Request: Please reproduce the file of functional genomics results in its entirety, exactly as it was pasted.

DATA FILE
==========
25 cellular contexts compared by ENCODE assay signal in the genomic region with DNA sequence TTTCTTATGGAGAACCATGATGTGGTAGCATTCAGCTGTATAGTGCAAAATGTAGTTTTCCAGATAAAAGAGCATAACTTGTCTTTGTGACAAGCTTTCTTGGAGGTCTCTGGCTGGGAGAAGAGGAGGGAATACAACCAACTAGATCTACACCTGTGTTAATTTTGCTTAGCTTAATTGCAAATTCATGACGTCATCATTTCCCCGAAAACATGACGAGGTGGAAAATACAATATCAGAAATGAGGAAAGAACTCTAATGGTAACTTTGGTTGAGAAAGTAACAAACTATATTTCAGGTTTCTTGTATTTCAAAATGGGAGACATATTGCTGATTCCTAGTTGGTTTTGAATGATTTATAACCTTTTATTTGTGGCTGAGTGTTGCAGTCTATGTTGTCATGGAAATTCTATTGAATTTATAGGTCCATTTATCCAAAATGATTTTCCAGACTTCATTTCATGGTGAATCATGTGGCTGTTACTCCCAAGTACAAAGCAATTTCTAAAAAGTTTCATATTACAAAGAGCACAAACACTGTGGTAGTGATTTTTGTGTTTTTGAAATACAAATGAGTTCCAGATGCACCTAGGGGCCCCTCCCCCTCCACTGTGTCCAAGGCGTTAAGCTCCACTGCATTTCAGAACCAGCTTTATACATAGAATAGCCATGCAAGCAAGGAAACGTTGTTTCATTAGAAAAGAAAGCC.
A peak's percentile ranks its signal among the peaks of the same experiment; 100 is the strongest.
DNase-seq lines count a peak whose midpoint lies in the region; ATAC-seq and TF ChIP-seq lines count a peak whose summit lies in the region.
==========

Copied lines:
25 cellular contexts compared by ENCODE assay signal in the genomic region with DNA sequence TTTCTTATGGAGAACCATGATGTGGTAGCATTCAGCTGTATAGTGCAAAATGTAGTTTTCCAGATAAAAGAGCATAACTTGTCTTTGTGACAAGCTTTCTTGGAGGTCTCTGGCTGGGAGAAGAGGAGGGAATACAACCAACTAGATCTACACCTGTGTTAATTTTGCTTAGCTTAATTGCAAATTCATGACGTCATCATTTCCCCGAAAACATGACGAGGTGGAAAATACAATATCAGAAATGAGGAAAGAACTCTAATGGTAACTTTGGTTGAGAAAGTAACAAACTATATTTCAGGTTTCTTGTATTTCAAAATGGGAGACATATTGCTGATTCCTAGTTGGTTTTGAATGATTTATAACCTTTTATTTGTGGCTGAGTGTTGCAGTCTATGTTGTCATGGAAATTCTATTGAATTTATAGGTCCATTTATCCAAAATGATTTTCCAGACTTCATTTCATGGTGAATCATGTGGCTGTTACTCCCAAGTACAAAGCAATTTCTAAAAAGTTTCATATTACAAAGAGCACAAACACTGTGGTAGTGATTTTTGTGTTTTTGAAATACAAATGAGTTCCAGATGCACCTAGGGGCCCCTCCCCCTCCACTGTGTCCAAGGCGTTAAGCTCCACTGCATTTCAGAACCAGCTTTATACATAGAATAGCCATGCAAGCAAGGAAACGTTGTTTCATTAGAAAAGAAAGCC.
A peak's percentile ranks its signal among the peaks of the same experiment; 100 is the strongest.
DNase-seq lines count a peak whose midpoint lies in the region; ATAC-seq and TF ChIP-seq lines count a peak whose summit lies in the region.